I know I’m not alone

I had many favorite toys:

  • Fisher Price airplane (it came with its own string!)
  • Fisher Price people (that fit in the airplane!)
  • Small chalkboard on my bedroom wall
  • Hula hoop (several because they “bend” easily)
  • “Drive Yourself Crazy” – a handheld game that had a miniature steering wheel
  • Magic 8 Ball (always good for a laugh)
  • Viewmaster (stunning visuals!)
  • My pink coat (technically not a gift, but Santa gave it to me so…)
  • Numerous stuffed animals (Monty and Lino)

But the standout champion toy was – and is – the baton! My first memory of a baton is from the Chicago-based kids’ television show Bozo’s Circus. At the end of each show, when the closing credits started to roll, Bozo would gloriously march everyone out and I’m telling you that clown had serious marching skills. He’d pump that baton like nobody’s business all while doing “high knees” in enormous, ENORMOUS shoes. A completely inspired performance! I know I’m not alone when I say I wanted to be like Bozo.

Photo credit: Lester Kempner on Pinterest.

At some point, probably to rend me from the television and my obsession with Bozo, my parents bought me a baton and I am grateful.

It is weirdly therapeutic to twirl a baton and downright mesmerizing to watch a professional baton twirler go at it. Bozo had great showmanship, but didn’t have the finesse of a trained majorette.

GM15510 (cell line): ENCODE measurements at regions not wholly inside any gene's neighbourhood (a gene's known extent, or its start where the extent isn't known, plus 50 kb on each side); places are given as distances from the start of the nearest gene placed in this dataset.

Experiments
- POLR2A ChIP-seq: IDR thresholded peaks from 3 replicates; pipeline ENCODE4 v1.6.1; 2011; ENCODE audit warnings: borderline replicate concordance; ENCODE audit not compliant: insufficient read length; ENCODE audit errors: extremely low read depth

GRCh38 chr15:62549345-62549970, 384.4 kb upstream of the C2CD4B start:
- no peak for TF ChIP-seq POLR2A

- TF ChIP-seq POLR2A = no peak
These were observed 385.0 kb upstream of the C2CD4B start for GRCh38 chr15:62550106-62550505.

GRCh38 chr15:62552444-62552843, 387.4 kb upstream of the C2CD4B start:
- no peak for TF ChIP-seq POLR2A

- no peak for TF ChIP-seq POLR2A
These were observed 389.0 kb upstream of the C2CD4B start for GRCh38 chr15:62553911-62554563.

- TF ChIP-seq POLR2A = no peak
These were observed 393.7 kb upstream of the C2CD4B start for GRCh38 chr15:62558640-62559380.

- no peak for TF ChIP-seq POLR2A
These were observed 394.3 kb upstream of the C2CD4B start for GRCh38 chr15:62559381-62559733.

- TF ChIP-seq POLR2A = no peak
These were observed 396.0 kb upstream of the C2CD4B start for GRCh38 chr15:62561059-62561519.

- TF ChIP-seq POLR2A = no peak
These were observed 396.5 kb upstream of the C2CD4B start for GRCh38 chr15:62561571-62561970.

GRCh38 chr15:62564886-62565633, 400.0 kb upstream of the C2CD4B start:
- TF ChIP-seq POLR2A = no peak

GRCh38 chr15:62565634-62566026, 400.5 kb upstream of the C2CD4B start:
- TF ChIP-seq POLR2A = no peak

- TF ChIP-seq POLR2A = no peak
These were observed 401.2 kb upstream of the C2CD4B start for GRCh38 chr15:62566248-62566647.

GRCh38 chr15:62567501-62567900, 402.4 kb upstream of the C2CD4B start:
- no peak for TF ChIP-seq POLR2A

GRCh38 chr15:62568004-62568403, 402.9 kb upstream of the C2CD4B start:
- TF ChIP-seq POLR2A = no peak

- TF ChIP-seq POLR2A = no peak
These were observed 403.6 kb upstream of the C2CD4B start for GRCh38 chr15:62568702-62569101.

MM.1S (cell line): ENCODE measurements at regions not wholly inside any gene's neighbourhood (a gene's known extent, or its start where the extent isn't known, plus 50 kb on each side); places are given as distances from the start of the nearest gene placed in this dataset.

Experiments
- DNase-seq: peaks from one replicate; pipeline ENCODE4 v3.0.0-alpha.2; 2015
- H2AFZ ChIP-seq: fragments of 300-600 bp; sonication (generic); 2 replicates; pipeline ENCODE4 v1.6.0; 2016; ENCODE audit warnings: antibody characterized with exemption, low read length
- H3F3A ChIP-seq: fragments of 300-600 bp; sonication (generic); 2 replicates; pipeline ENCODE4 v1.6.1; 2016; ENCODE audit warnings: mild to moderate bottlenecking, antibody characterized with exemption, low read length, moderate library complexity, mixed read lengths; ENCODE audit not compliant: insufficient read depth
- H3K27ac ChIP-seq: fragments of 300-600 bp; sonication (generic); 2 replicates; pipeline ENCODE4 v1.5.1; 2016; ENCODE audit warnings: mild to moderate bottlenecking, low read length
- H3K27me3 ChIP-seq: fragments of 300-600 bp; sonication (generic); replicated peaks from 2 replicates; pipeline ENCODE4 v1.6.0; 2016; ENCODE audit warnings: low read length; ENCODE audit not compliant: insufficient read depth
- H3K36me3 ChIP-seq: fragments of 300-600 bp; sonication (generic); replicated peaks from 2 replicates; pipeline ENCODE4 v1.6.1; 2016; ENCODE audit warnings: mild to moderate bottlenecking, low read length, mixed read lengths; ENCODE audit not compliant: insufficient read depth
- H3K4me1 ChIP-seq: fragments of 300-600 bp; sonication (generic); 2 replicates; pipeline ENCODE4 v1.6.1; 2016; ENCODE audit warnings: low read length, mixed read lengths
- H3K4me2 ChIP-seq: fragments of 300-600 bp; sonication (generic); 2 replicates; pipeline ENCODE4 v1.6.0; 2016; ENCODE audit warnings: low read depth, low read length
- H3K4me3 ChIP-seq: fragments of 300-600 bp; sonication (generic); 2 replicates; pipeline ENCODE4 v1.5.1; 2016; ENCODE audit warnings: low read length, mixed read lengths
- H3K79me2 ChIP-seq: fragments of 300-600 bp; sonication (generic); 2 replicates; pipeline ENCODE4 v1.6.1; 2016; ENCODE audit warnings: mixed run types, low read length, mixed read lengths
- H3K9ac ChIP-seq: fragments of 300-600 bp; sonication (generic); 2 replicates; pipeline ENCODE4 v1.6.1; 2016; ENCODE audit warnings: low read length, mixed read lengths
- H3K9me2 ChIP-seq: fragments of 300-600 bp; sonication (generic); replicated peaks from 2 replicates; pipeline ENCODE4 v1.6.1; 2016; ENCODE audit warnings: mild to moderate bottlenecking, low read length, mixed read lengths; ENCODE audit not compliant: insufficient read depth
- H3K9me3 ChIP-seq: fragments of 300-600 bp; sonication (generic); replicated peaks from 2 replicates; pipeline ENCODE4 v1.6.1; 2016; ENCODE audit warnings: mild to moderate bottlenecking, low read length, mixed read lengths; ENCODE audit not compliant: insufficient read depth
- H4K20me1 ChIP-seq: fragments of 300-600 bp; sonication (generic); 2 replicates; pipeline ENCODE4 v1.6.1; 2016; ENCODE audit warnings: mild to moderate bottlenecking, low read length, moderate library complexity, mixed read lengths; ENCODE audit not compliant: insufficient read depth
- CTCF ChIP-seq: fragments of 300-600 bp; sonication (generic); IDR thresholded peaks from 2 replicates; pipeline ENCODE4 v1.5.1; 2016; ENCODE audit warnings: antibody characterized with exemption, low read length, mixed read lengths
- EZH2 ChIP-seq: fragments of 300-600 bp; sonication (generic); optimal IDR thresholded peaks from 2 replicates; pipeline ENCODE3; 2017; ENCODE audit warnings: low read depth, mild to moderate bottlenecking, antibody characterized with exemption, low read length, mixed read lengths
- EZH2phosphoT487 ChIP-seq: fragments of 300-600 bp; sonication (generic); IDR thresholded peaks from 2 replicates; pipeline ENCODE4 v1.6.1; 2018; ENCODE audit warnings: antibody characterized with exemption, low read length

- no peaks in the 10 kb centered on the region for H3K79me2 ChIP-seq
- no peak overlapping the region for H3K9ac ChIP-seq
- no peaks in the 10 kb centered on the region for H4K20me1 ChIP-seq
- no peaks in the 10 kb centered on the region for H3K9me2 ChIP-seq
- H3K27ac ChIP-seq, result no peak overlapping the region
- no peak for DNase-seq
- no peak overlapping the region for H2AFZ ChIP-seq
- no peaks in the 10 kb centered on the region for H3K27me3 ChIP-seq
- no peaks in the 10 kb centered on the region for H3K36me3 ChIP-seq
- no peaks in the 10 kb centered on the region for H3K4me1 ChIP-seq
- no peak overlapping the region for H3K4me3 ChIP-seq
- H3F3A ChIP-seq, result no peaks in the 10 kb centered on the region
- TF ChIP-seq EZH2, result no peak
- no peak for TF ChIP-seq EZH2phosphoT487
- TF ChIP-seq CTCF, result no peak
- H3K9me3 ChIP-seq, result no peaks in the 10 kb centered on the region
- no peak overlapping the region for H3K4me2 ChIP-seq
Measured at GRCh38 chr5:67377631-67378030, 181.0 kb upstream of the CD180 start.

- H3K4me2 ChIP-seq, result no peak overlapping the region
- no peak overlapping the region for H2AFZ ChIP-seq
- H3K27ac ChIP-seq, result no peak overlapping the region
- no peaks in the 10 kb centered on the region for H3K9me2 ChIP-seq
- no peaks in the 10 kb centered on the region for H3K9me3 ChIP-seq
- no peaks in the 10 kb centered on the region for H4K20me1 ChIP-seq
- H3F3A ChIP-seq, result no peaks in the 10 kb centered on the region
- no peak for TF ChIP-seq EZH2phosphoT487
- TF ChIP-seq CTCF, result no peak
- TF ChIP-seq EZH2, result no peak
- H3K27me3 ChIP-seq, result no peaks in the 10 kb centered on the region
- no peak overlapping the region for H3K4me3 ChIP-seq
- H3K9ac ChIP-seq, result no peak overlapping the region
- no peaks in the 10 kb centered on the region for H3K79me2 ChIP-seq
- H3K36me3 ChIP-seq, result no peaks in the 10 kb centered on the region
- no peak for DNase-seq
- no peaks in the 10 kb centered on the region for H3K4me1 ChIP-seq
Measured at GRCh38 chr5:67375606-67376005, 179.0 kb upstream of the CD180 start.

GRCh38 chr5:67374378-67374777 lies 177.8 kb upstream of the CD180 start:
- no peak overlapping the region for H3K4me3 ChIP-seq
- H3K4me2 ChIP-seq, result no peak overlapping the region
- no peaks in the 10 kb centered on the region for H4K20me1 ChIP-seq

I was never a majorette. I had no training. But I could twirl a baton with both hands, do finger twirls, toss them up quite high and catch them, sometimes behind my back. Satisfying! And I shouldn’t have to tell this, but I had great fun embodying Bozo’s “high-knees” march and rhythmic baton pumping.

When I was an adult, I’d occasionally see a bin filled with batons at a grocery store. I would pick one out, impulsively buy it, take it home and give it a twirl. I didn’t do the march.* Even in my twenties and thirties, I still found twirling the baton to be joyful, stress-reducing activity.

I assumed batons were something “everybody” loved, but my kids never showed much interest in them. It’s possible my over-the-top enthusiasm for twirling and marching ruined it for them.

Probably that.

It’s been several years since I gave one a twirl. Maybe one will mysteriously appear this spring in our backyard or garage? I should probably start stretching out, just in case.

Or maybe not.

Hey, thanks for reading! See you tomorrow. -Connie

*I did the march.

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